As far as the break in, well yeah it sucks, be careful, and don't worry if you go over 6,000 RPM a little. Heck with my FZ1, the breakin was like 7,000 RPM. Hell in 6th gear at 9,000 RPMs the bike would do 90, easy. So I only ran it real fast a few times. Oh yeah one other thing, I don't want to hear you whinning about break in periods anymore. In 1 week, I put 600 Miles on my bike, in 2 weks, I had just over a 1,000. Imagine how pissed I was when I got screwed by the dealer for the break in service, $170.

Hapy riding, and always keep one wheel down!
 
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Joss, for a tank protector, try www.thetankslapper.com . I have this product on my bike and I am 100% satisfied with it's ability to protect the tank from scratches, and unless you're a foot away, you can't even see it. If you prefer a half-tank bra, IMO, there is none better that Second Look for fit and quality (I've used them before on my VFR and Superhawk). www.second-look.com

As for your seating dilemma, how are your arms positioned while riding? They should not be locked at the elbows, you should try to position your forearms as parallel to the ground as possible, using your leg and back muscles to support the weight of your upper body. Doing this should allow you to scoot farther back in the seat.

Don't worry about babying your bike *too* much during break-in. 5K rpms for the first 300 miles, 7K for the next 200 miles. A few quick hits past that will not do any damage, and will in fact help to seat the rings. Baby it too much and you may end up with an oil-burner. One important aspect of break-in is a complete cool down between rides, so if you go out and do a few miles and decide to go back out soon thereafter, wait until the engine is completely cooled down.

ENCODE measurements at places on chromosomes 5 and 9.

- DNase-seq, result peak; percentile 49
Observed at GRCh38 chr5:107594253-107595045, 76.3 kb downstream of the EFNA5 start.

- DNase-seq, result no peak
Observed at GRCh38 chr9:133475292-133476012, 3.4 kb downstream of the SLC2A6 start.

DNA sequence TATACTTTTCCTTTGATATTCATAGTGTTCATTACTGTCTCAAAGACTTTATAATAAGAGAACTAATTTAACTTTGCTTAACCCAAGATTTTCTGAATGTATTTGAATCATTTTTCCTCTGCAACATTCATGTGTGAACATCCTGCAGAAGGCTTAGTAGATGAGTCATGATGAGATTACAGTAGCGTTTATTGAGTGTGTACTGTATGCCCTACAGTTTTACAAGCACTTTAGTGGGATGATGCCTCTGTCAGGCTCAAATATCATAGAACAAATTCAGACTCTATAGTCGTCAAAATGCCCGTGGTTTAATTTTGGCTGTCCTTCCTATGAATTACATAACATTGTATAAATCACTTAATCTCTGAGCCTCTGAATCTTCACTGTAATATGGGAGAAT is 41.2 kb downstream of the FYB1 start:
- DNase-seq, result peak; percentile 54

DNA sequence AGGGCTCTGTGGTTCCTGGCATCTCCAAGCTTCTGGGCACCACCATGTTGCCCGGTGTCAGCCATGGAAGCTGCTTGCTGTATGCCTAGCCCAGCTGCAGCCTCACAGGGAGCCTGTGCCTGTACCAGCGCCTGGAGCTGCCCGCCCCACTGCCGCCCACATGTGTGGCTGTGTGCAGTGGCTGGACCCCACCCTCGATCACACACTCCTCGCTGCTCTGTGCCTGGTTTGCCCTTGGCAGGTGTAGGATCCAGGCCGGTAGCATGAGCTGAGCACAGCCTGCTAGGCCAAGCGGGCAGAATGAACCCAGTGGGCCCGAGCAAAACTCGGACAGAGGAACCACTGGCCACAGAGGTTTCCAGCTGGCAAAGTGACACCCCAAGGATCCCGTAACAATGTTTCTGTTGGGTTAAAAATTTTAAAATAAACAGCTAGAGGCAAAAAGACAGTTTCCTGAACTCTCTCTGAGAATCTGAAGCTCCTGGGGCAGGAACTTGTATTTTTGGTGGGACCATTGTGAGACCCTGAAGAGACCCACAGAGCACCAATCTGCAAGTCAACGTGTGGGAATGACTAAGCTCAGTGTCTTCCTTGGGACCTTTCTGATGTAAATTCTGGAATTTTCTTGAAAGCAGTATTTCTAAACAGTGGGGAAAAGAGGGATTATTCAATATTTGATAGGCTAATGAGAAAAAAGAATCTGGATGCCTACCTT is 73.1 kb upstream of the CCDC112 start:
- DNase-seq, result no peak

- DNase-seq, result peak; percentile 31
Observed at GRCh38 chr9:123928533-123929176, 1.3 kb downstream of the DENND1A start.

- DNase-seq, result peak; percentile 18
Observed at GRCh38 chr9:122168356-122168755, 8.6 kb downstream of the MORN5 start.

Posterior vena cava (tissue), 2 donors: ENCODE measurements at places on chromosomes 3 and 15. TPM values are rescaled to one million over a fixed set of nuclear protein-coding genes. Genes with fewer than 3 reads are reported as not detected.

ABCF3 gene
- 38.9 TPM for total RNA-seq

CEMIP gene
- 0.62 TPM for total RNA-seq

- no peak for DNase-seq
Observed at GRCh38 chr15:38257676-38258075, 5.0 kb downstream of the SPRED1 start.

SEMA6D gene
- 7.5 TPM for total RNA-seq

Enjoy!
 

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I'm sure some one has done better than this but when I broke in the 929 it took me 3 days. I bought the bike on a Friday and took it in for the 600 mile service on Monday.
The one thing I heard about breaking bikes in was to cycle up and down throught the RPMs but never going too high. As previously stated 6 or 7K would be a good top. As you get more miles into it though, start to push it a little harder.
The biggest thing for comfort would be to let your body adjust and get used to it. You will grow caluses on your hands, your wrist muscles will become stronger, your back muscles will become stronger and eventually you won't notice it as much. Unless you go on a really long ride. The other thing you could do is concentrate on relaxing your body. Since it's your first bike (?) and you just got the thing, you are probably using WAY too many muscles trying to make sure you don't screw up and dump it over at a stop light or something. Just relax.:cool:
 

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Discussion Starter #8
I guess I wasn't clear enough about it. Let me be more specific.